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How Computers Talk to Each Other

I was asked by a friend to explain how computers talk to one another, as she had no understanding of computer networking...or how computers talk, send data, to each other.

To start, every computer on a computer network has to have a unique address. The address consists of a network portion, and an identifier for the specific device (computer, printer, tablet, smartphone, etc.). While a user isn't concerned with the difference between the "network" portion and the "device" portion, it helps to realize that they are both included in the address. Currently, the most common address format is in the format of xxx.xxx.xxx.xxx where x is a value between 0 and 255. If you look at the range, there are 256 values for each section (each group).

(A few people have asked "why does it stop at 255?" Computers deal only with bits, which have one of two values: 0 and 1. Combinations of 0s and 1s have additional meaning. Computers are binary systems (meaning they only understand two digits). The possible combination of values from 0 to 255 is represented by a group of 8 bits, or combination of 0s and 1s. In this case, the network address is actually 4 bytes or 32 bits.)

Each value is actually 1 byte in the address. Specifically, we refer to this as an IP, or Internet Protocol, Address. You may see it abbreviated as either IP Address, TCP/IP Address, or occasionally even IP Addy (short for address).

Since each computer has a unique address, we know "where" the computer is. We also require a few other pieces of information. We need to find a port on the destination system to talk to. This port is connected to an application that listens for data and/or commands. After the computer(s) start talking with each other, they may agree to move to another port for further communication.

This is some special software, called Domain Name Service or DNS, that relate IP Addresses to computer names, and vice-versa. This helps resolve, or change, computer names to IP Adresses. Since computers ONLY talk to each other by IP Address (See RFC 1518 - http://tools.ietf.org/rfc/rfc1518.txt and http://tools.ietf.org/rfc for more information), which solves two fo the five necessary requirements for computers to talk, especially since your computer already "knows" it's own IP Address.

We now understand the importance of IP Addresses, or at least as part of the communication process, computers need to have a protocol. The protocol helps both computers understand how the data is communicated between them. This explains the "language" of the data being communicated. Like someone converting Spanish to English, this explains that the first X number of bits are the source IP Address, the next Y group of bits are the destination address, and the next group of Z bits are the type of data being transmitted, the next group is any error checking and other "management", and the data being sent to the destination system. In short, the protocol is the understanding of what the data stream is supposed to look like. Of course, there is a lot more information that that in each data packet.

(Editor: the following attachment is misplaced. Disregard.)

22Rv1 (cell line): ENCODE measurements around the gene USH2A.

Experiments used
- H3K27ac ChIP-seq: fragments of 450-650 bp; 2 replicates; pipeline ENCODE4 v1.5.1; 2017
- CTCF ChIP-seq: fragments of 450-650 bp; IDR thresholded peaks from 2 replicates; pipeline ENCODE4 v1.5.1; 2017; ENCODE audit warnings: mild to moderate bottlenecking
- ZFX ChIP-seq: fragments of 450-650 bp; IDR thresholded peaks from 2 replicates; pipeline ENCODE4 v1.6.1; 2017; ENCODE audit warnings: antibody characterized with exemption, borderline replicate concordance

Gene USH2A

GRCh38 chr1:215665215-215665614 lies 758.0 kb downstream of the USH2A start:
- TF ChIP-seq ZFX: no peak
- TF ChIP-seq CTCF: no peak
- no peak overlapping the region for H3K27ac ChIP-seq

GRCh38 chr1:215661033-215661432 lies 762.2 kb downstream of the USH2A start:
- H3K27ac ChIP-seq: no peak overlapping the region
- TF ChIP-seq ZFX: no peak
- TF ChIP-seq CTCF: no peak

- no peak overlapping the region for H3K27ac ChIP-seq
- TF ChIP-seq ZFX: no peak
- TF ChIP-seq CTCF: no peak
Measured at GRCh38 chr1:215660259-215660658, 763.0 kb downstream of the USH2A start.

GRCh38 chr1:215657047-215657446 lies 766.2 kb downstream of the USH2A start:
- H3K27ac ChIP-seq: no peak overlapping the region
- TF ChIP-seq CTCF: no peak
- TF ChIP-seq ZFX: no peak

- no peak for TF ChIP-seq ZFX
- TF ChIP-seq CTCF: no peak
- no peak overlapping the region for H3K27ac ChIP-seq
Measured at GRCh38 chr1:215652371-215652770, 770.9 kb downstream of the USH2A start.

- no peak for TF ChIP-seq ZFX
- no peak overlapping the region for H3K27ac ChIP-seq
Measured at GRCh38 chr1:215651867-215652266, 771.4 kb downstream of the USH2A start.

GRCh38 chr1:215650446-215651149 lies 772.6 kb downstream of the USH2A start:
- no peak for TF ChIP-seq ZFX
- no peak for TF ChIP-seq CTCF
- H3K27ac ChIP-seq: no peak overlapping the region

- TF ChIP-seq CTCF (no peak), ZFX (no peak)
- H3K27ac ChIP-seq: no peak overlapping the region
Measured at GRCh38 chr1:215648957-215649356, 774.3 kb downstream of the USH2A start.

The last thing to understand is the port. The operating system creates special memory locations that programs can connect to. The program can connect to one or more of these memory locations and respond to data or commands that come into and out of this special memory. Usually after the initial communication takes place, the server portion will tell the client, "Hey, next time you talk to me, talk on a different port - we'll call it 'Y'." This allow a service (an application) to always listen on a single port for incoming communications (like the Web Server called Apache which listens on Port 80 or Port 443 and moves the communication to a different port).

Sometimes people wonder if they need to know all these ports (off the top of their head). In reality, the answer is no. Most applications send an expected port along with their data. For instance, when you send an email your email software knows to sned it using SMTP (Simple Mail Transport Portocol) on port 25 (as one example, your email client may also use other ports depending on how it is communicating with the eMail Service). In another example, you request a web page using your web browser over the HTTP (Hyper Text Transport Protocol) on port 80 or port 443 if it is an encrypted / secure connection.

There are many common protocols with known ports, and a list of them is probably on your computer system. Under Linux or on a Macintosh, these are usually listed in a file called /etc/services. For Microsoft Windows computers, the file may exist in C:\Windows\System32\Drivers\etc\services on Windows 2000 and Windows XP. For these Operating Systems, they are normal text files that can be viewed, but should not be edited or changed (even if the computer allows you to). If you were to make a change and successfully save the file, you won't have any impact to the system as these are more for reference than for actual operation. But you could confuse other people with any inadvertent changes if they happen to look at the file.

Changes

  • Should I include a reference section?

  • Should I include a list to RFC?

  • Do I have a networking 101 Document